Having earned herself the title of Asian champion by winning the Asian Games individual gold medal, Philippine’s Yuka Saso will be looking to extend her geographical domination when she tees it up at this year’s Women’s Amateur Asia-Pacific (WAAP) championship.
The forever smiling 17-year-old from Manila came close to winning the inaugural WAAP at Singapore’s Sentosa Golf Club last year when she forced her way into a four-way play-off, but a bogey on the second extra hole denied her victory as Thailand’s Atthaya Thitikul prevailed.
Saso made up for that heartbreak later in the year in Jakarta where she won the individual gold medal in golf at the 18th Asian Games and also combined with teammates Bianca Pagdanganan and Lois Kaye Go to win the team gold – both a first for Philippines golf.
World number 72 Pagdanganan, who secured the individual bronze medal in the quadrennial games, will also be a part of the Philippines’ contingent in Japan, along with Abegail Arevalo, Clare Legaspi, Mikhaela Denise Fortuna and Francesca Bernice Olivares Llas.
Saso has been in terrific form of late, having finished outside the top-four only once in her last seven starts since November 2018, and heads to the second edition of the WAAP as the third highest-ranked player in the field at world number 30. The championship will be played at The Royal Golf Club in Hokota, Ibaraki Prefecture, Japan, from April 25-28.
Even though expectations will be high for Saso, given her performance last year and current form, she intends to just go out and enjoy herself at the WAAP.
“I am very proud of what we did at the Asian Games, especially with my teammate Bianca and Lois. We really had fun out there. The Asian Games taught me so many things. It was a very nice experience,” said Saso, who has committed to the Georgia Bulldogs and plans to pursue a college golf career in the United States before turning professional eventually.
“Even though I did not win, last year’s WAAP was great fun too, and I felt that I learned a lot. I don’t really think about getting so close (to the title), and neither is the tied second place finish any extra motivation for me to do better this year. There were plenty of positives to take from that result.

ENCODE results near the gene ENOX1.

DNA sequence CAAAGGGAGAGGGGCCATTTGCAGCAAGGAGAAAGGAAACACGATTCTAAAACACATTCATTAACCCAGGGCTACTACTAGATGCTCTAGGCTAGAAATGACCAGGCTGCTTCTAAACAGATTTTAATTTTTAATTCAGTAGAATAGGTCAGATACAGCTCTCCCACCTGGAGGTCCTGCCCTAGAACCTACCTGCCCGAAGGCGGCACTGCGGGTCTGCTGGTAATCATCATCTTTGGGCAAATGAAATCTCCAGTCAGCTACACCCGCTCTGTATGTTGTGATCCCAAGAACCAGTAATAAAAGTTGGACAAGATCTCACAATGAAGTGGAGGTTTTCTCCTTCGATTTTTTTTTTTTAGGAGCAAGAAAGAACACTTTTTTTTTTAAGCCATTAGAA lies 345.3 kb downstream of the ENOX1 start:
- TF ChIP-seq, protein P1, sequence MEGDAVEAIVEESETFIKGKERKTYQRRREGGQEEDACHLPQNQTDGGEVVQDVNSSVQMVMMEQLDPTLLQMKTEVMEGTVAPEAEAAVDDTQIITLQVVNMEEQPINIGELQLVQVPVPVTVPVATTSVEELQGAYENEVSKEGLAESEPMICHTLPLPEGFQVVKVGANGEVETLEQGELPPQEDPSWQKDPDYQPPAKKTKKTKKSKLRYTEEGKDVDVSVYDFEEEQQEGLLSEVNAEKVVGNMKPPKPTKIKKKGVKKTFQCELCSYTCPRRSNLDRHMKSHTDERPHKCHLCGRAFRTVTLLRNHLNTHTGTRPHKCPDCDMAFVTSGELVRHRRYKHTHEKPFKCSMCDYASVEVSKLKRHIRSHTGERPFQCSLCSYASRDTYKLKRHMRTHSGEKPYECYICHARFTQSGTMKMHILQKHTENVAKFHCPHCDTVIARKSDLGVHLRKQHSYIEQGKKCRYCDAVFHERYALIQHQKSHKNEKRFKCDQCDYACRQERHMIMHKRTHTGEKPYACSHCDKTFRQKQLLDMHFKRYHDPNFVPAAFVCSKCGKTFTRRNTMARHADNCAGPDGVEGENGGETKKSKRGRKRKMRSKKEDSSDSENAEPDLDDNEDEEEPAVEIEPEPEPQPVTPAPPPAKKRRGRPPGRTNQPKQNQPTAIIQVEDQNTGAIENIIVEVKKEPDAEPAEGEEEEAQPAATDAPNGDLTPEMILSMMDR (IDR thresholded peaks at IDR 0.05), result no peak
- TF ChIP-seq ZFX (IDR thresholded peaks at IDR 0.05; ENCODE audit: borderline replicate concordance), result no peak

“I am now really looking forward to playing the WAAP again in Japan. We all know that it is such a prestigious championship. As I said, I just want to enjoy every moment of being there.”
Fun is what matters
It’s not just her form – that stretch of six top-fours in seven starts includes successfully defending her Philippine Ladies Open title last month – but also the fact that Saso has played a number of events on the Japan LPGA Tour and done consistently well that makes her one of the favourites, a tag she quickly downplayed.
“I’m not so sure if I am playing my best golf at the moment but I’m happy with the way I’m playing right now. Of course, there's still a lot of things that I need to work on but what matters to me is I’m having fun,” said Saso, who made four cuts in the five professional events she played in 2018.
“I am not sure if playing with professional tournaments in Japan will help with my preparations for the WAAP. But I’m pretty certain the Royal Golf Club will be a big step for me and I will have lots of questions regarding the golf course when I am there.”
Women’s golf is enjoying a boom in the Philippines. As well as their unprecedented success at the Asian Games, four Filipino ladies are now ranked inside the top-100 of the WAGR.
Saso credited the National Golf Association for the success and said: “I think it’s because the players are now working on the right things and the support that we get is getting better.
“I don’t really want to speak for the others but I'm sure everyone, including me, are very excited and looking forward to the WAAP.”
The field at the Royal Golf Club comprises 15 players ranked inside the top 100 of the WAGR. The largest contingent is eight players from host nation Japan, while there will be players representing nations such as Bangladesh, Guam, Vietnam, and Cook Islands – countries where the women’s game is still in its infancy.
The champion will earn a spot in two of the five women’s majors – the AIG Women’s British Open and the Evian Championship. She will also receive an invite to the 2020 Augusta National Women’s Amateur.
The Women’s Amateur Asia-Pacific championship has been developed by The R&A and Asia-Pacific Golf Confederation (APGC) to unearth emerging talent and provide a pathway for Asia’s elite women amateurs to emerge on the international stage.
The R&A launched the Women in Golf Charter last year and is committed to increasing the participation of women in the sport. The WAAP is one of several key championships conducted by the governing body and a significant initiative along with the APGC to drive the popularity of women’s golf in the region.
Kabaya Ohayo Group and Rolex are the championship’s Official Scoring Partners and Evian are Official Water Supplier. IMG assists with championship staging and TV broadcasting.
Entry to the Women’s Amateur Asia-Pacific championship is free of charge.